Pierre Le Hir
May 29, 2015
SAMSO — The Vikings, masters of wind, once turned this small island lost in the middle of Denmark into a strategic place. They dug a channel and built a castle, from which they could control the courses of their longships towards faraway lands. And their descendants have planted the masts of their wind turbines on the land and in the seas. Samso is raising the flag of green energies, drawing all of its electricity from the unceasing wind, from the heat of the sun, wood or straw. It now wants to go even further by eliminating fossil fuels from its means of transport.
Reaching Samso isn't easy. From the Copenhagen airport, you must take the train to reach the coastline, before boarding one of the two daily ferries that stop at this tiny piece of land shaped like a spit-curl. It's 28 kilometers long (17 miles) and, at its widest part, barely seven kilometers wide (four miles). Approaching the shore at sunset, you can first see an alignment of 10 turbines in the water. Then you see the blades of 11 windmills dispersed above thatched low-roofed houses.
This is how Samso changed the course of its destiny. "It all started in 1997," says Michael Kristensen, a former carpenter-roofer who reinvented himself in alternative energies. "The Danish government made five islands compete with each other to become self-sufficient within the next 10 years thanks to 100% renewable resources. Our project won."
At the time, the island was slowly dying out. Cattle breeding, pig farming, potato and strawberry cultivation, renowned across the entire kingdom, were no longer enough for all the workers. The slaughterhouse, a major employer, had just shut down. The young people were leaving to study on the continent and weren't returning. The population — 3,700 residents today — was inexorably declining.
"Convincing the inhabitants to get into the adventure wasn't easy," recalls Soren Hermansen, whose parents were farmers. A nature lover who left to bat around on the sea before teaching ecology, he was the kingpin of Samso's green revolution. He now runs the Academy of Energy, a resource, conference and training center that receives several thousand visitors every year. "Where will we be in 10 years if we don't take our future in hand?"
A fawn in Samso — David Huang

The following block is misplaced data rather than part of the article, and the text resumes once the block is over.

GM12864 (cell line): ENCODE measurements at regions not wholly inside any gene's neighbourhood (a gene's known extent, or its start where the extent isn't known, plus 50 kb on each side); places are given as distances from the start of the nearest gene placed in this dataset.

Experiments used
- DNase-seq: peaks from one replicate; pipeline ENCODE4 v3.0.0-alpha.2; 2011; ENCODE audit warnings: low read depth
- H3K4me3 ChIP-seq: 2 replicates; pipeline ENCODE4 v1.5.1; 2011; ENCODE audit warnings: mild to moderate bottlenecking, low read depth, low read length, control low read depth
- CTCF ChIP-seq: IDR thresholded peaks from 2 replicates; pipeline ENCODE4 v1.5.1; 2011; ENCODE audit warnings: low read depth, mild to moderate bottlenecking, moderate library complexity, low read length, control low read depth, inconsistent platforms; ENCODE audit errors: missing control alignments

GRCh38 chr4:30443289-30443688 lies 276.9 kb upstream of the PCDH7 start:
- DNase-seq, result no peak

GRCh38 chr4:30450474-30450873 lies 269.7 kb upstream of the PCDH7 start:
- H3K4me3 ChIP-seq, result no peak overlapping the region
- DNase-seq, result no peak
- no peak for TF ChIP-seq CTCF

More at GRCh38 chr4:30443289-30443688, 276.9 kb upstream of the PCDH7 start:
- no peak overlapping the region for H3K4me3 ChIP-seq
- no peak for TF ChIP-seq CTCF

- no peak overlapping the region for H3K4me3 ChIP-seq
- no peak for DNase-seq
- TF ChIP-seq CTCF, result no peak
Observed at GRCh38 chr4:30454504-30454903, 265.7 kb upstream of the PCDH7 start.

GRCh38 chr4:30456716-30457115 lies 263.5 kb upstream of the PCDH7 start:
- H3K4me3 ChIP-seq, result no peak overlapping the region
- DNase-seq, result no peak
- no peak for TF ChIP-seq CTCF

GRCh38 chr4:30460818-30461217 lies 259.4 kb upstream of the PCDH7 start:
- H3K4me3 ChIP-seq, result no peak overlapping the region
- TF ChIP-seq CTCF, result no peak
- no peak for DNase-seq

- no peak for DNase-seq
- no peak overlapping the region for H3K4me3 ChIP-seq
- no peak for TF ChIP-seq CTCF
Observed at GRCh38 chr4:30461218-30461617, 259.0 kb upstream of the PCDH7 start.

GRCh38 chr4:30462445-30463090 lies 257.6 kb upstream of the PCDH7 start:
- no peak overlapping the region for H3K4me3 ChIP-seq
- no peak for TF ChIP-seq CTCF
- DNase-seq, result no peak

There have been countless meetings, inflamed discussions and a fierce opposition. A test of "direct democracy," where each person was heard. The wind turbines were set up where there is the most wind, where the construction cost less and also where they disturbed locals the least.
"Anyway, when you have financial interests in a wind turbine, you don't hear it anymore and you find it pretty!" says Jesper-Roug Kristensen, a former executive sales representative who is working on ecologically renovating an old priory.
These islanders have put money into the project. Almost one-fourth of all households — 450 families — have shares in the wind turbines. The minimum investment amount was 3,000 Danish krones (about $441), but some put in much more. With different motives.
Jorgen Tranberg, who owns a herd of highland cattle — mountain cows with long horns and thick fleece — has a stunning view of his own private wind turbine, which captures wind as well as profits, in the middle of his rapeseed field. He bought it for 800,000 euros and spent double that to acquire half of a sea turbine. "When you spend so much money, it's not just for love of nature," he says. "By selling my electricity, I repaid my costs in seven years. It's a good business. And it's better to produce our energy ourselves than to depend on Russia for gas or the Middle East for petrol."
Inge-Dorthe Larsen, who manages an estate agency in the largest village of Tranebjerg, took three shares in a cooperative and has a different motivation. "If my goal was to earn money, I could have made better investments," she says. "What counts for me is to pragmatically contribute to our energy independence and to the development of renewables."
Jorgen Tranberg — Photo: Energi Akademiet
Samso lived up to its promise, and sooner than scheduled. The land wind farms have been active since 2011, and the sea farm since 2003. This allowed the island, which used to import its electricity from the Jutland peninsula through an undersea cable, to be the first in the world to become self-sufficient. Further, 60% of the current generated by the offshore farm returns to the continent. There are only 10 to 20 days per year, when the wind is too weak, where the electrons go the other way round.
A high price
This way, the small island territory has a positive "carbon footprint," because the green electricity it exports does more than simply compensate for the carbon dioxide emissions of the gas and diesel it still imports, by boat, for its cars. While the average Dane generates more than 10 tons of CO2 each year, a resident of Samso actually spares the planet three.
And that's not all. Over the years, four community boiler rooms have been built, fueled by straw, branches and wood chips from pine woods and oak groves, and even through the batteries of thermal solar panels. In addition to this, more than half of the households have already replaced their oil-fueled boilers with wood-burning stoves, solar equipment or heat pumps, while new construction has been built according to low-energy standards.